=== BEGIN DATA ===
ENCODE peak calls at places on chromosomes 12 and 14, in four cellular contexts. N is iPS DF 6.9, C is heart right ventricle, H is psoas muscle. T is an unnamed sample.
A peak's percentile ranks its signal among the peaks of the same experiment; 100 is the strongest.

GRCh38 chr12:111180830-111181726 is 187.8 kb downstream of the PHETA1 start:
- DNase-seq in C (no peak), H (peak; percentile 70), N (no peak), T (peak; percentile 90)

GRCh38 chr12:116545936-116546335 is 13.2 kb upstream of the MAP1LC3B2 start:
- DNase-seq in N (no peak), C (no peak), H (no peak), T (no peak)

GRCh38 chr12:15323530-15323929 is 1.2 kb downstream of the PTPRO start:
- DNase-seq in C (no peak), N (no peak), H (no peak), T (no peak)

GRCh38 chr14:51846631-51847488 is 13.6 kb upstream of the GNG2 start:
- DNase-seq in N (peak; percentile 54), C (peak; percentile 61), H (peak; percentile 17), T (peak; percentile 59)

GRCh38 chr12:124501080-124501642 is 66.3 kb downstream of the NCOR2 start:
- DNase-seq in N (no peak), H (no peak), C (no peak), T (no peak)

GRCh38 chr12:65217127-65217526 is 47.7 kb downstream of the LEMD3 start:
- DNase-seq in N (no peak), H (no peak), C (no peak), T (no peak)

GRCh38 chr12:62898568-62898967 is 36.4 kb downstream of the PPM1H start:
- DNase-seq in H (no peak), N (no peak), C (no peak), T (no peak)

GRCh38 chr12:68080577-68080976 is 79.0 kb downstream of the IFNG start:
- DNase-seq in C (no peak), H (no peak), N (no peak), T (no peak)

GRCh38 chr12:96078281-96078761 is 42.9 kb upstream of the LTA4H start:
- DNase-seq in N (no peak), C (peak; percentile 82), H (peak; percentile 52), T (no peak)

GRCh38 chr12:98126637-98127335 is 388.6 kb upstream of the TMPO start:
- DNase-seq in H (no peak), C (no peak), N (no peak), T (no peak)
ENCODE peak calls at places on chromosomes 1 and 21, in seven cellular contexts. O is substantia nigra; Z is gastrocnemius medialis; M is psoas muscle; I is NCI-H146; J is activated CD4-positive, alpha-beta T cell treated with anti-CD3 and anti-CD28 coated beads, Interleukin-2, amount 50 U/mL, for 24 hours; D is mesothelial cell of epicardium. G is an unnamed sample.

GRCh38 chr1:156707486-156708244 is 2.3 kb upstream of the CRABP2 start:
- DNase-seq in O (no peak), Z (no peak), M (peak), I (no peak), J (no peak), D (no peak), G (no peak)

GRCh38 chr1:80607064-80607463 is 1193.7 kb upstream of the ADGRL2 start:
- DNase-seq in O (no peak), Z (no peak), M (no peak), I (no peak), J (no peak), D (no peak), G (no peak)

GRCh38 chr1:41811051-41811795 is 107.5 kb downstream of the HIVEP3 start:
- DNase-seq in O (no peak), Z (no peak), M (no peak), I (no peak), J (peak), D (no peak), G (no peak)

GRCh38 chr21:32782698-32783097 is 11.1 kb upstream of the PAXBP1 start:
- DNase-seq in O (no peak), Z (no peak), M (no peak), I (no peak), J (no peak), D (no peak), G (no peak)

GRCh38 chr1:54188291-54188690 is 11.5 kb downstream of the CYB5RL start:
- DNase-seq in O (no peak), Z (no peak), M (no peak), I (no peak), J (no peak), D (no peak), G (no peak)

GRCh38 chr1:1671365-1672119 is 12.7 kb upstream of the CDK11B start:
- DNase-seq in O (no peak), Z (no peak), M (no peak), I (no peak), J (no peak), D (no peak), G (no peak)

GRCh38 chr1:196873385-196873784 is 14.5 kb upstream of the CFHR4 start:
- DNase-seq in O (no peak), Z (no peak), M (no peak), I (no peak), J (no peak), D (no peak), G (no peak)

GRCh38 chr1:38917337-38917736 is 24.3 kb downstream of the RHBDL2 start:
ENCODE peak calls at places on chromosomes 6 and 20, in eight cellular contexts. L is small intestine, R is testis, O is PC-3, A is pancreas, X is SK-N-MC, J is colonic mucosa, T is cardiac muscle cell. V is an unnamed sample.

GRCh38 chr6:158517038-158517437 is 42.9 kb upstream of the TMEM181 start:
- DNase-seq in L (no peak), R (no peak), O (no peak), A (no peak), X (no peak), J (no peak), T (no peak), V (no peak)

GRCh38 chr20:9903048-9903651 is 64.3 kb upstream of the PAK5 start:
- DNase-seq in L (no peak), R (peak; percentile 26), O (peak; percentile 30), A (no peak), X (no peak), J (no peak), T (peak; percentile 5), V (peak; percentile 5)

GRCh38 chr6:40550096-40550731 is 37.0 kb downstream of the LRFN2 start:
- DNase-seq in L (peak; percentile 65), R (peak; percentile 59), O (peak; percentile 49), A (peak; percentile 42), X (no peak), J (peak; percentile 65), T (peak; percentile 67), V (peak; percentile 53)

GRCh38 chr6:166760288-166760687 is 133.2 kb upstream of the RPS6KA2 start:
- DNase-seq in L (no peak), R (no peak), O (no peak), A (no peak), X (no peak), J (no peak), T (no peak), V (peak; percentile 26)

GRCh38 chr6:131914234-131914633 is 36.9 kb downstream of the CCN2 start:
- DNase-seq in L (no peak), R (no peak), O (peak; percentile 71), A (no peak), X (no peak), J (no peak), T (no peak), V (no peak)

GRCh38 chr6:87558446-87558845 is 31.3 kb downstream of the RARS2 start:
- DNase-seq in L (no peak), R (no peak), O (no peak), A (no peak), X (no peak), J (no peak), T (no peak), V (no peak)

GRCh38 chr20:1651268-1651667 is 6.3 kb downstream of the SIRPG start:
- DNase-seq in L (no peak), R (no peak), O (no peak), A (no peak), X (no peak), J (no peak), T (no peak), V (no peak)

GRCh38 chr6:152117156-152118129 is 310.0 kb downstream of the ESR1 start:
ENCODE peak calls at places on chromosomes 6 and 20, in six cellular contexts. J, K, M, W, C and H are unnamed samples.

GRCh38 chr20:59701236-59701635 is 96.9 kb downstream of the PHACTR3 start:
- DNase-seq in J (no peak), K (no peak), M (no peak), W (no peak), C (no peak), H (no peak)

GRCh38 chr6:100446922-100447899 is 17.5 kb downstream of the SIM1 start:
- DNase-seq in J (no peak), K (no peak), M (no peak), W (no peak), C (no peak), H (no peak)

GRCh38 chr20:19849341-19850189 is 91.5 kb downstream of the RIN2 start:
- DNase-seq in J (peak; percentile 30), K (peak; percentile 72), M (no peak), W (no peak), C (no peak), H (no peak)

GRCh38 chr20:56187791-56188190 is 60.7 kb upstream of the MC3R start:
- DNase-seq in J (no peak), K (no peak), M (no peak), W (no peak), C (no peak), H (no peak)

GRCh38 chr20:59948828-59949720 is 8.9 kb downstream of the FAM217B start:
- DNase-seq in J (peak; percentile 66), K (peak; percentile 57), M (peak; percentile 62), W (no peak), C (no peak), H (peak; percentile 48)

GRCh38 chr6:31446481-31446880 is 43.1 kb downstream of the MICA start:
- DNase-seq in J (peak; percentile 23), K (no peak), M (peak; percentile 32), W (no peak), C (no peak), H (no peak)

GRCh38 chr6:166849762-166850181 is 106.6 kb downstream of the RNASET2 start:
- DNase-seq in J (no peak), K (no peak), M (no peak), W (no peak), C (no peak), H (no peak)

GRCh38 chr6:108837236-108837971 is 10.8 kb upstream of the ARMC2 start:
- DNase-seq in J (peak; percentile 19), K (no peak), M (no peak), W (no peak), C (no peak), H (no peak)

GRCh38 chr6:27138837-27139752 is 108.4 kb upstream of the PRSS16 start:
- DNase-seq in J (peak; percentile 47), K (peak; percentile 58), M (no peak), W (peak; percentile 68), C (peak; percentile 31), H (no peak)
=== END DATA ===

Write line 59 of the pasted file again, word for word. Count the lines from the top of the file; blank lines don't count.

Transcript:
- DNase-seq in J (no peak), K (no peak), M (no peak), W (no peak), C (no peak), H (no peak)